A Picture Speaks a Thousand Words

  • In this blog I want to talk to you about the power of photographs and the part they can play in revealing our ancestors.

You might be that rare person whose collection of family photographs is neatly organised with all the subjects identified. But the chances are that your photos are a bit of a jumble, are found in different locations in your home, and include some people that are literally strangers to you.
Bear in mind that only a couple of generations ago we hadn't been introduced to digital photography. I remember how enjoyable, but to be honest cumbersome, the process was. Using a chunky camera, buying film and flash bulbs, carefully removing the film from the camera to ensure that no light got into it and then handing it in to the chemist shop. A few days later and the processed photographs would be ready for collection. And then the disappointment when they hadn't turned out as well as I'd hoped!

Of course today we snap away with our smart phones, with the ability to delete until we get the effect we want, and then send our images instantaneously around the world. These images will be used by our descendants as they start researching their family history.

But let's look back again at our conventional photographs. How are you going to identify and organise them? Photographs will almost always provide you with clues that you can use to identify the subjects in them.   
One of the first images we would  recognse as a photograph was the daguerrotype which became publicly available in the 1840s. It was produced on a silver covered copper plate, without the use of a negative, so didn't allow for mass production.   

The second half of the 19th century saw the introduction of the Carte -De-Visite, which was basically  a photo mounted on card, approximately 4" x 2.5" so it resembled a visiting card. These were followed by larger cabinet cards which became very popular for several decades. They differed over time, for example with the type of card, colour and borders being quite time specific. However, it's probably wise not to be too rigid as there are many reasons why cards could be used out of their time period. And then came the Carte Postale which was prevalent in the first quarter of the 20th century. This was very popular with the forces who would arrange to have their photograph taken and affixed to one side of a postcard. You could say that these were the first picture postcards.These are likely to be the types of photograph you possess, as well as the more modern photos that became prevalent during the 20th century.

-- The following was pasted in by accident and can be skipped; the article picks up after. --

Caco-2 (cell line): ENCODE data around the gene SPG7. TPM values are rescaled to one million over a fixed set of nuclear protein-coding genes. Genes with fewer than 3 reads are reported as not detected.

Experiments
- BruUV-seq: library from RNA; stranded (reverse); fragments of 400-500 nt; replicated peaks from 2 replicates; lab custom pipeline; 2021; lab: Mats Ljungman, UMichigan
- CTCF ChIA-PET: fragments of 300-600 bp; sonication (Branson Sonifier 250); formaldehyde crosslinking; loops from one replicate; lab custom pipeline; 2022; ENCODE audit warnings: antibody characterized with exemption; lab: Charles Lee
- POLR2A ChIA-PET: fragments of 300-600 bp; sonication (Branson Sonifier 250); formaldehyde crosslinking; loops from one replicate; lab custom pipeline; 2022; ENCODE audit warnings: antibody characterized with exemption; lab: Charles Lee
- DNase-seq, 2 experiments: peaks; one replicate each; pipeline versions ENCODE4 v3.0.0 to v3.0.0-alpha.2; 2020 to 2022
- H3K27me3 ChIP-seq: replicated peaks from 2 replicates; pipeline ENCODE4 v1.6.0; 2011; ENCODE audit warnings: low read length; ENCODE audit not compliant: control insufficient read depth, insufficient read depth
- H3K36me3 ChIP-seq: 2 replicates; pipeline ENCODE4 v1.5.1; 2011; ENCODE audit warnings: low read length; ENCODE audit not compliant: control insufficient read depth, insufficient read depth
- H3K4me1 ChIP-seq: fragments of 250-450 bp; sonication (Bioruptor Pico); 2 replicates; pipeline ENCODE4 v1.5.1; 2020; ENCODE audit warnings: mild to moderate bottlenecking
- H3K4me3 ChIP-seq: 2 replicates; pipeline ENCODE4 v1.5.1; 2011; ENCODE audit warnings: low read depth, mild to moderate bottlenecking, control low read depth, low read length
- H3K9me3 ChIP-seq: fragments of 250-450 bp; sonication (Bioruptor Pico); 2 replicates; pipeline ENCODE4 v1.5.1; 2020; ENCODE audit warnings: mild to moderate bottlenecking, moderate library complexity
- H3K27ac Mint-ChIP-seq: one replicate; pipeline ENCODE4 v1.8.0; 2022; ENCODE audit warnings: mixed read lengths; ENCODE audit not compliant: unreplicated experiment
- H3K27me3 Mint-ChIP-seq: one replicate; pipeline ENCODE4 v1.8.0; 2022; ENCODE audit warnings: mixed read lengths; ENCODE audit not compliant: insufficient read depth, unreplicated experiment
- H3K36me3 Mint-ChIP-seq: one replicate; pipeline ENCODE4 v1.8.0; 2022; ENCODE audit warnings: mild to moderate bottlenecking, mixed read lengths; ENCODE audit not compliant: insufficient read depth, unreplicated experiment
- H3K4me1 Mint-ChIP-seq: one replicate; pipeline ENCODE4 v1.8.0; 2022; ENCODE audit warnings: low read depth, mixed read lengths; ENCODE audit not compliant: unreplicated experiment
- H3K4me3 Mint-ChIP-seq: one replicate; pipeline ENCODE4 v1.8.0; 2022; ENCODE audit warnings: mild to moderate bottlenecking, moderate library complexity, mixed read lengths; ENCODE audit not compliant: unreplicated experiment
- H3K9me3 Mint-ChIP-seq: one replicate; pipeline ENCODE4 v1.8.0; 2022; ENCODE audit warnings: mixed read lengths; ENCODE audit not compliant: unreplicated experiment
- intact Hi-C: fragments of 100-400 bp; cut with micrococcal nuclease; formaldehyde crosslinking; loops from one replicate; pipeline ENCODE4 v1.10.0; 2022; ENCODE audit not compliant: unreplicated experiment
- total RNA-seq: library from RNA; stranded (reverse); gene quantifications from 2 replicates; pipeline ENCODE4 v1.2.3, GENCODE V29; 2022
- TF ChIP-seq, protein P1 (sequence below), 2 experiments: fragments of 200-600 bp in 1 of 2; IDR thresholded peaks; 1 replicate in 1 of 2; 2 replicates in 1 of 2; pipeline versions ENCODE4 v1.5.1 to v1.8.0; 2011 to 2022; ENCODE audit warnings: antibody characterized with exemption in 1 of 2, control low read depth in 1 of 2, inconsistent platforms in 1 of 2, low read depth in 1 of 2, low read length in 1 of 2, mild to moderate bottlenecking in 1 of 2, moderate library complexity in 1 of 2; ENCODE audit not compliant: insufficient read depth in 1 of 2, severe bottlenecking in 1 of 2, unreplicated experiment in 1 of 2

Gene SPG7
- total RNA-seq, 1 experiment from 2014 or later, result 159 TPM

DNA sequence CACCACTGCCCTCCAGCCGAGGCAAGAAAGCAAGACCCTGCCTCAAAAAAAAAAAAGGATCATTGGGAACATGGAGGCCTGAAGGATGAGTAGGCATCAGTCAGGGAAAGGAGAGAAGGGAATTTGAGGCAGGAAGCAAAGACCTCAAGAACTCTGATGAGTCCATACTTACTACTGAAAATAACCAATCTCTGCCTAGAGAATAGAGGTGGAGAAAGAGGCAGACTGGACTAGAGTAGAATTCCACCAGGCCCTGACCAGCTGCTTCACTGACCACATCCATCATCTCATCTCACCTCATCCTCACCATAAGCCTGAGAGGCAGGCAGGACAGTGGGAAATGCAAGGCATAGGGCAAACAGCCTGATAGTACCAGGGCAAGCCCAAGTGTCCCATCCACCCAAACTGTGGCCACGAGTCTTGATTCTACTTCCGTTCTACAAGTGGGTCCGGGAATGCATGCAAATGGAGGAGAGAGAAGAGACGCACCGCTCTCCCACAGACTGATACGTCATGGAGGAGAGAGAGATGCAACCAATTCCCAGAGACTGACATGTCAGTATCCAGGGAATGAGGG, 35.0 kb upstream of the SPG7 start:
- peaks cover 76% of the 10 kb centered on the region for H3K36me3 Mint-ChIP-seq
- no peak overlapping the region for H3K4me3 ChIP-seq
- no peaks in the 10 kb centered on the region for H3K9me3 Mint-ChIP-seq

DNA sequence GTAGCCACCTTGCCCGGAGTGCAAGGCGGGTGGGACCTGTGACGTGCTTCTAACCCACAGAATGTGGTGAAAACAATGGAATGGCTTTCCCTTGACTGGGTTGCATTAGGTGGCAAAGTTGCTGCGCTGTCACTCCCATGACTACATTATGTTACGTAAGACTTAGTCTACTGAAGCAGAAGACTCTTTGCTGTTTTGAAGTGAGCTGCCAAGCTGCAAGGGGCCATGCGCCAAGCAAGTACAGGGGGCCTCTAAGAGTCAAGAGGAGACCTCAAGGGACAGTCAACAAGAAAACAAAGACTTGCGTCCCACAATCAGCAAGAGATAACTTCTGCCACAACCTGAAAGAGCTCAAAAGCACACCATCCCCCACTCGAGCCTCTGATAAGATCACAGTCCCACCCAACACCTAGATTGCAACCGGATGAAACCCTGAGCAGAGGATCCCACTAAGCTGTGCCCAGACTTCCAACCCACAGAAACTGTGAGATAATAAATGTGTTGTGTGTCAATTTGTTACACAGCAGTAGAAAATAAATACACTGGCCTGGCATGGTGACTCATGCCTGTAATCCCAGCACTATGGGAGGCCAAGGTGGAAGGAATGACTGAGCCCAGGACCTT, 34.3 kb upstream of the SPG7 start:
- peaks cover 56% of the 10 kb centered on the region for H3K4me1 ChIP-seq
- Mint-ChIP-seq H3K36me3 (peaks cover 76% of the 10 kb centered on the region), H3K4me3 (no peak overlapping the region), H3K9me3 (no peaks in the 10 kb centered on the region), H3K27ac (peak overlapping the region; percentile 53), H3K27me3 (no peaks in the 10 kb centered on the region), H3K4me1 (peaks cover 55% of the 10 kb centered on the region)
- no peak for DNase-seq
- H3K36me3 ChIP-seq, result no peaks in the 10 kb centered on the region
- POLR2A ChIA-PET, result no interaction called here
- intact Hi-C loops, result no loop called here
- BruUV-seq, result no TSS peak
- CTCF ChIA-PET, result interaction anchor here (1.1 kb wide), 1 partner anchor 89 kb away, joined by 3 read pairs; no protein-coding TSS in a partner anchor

So let's consider some different ways that we can identify the unknown people in our photographs.   

  • Do you see the name of a photographer or a photographic studio on the card. This can help to connect the photo to one or more people you have researched.  
  • Look at the style of clothing. Is it formal wear or working clothes? For women,hemlines, necklines and sleeve type have often been specific to particular decades.For the men, different styles of coat, jacket or suit  can help place them in a particular time frame. Hairstyles and facial hair can indicate a particular time period.
  • If you have military images, there are likely to be numerous clues to identification. Badges, in either metal or cloth, can appear in many places on a uniform for example the cap, collar, shoulder, arm or cuff. They can indicate a regiment, a ship,rank, specialist trade, gallantry award as well as overseas service chevrons and wound stripes. The uniform itself can often be placed in a fairly short time frame. 
  • Look closely at more up to date photographs. What is the style of furniture or the garden. Is there anything of interest in the background. Study them closely and you may be able to link them to people in your family tree.
  • Make sure you protect the photographs by storing them in acid free polypropylene pockets. Where you do know the identity of the subject/s , write just a brief note eg their name and year of birth using a #2 pencil on the back.. Modern technology can help to repair damaged photographs or even colourise them. Google can also use facial recognition to see whether your image can be found elsewhere online.
  • Happy Hunting!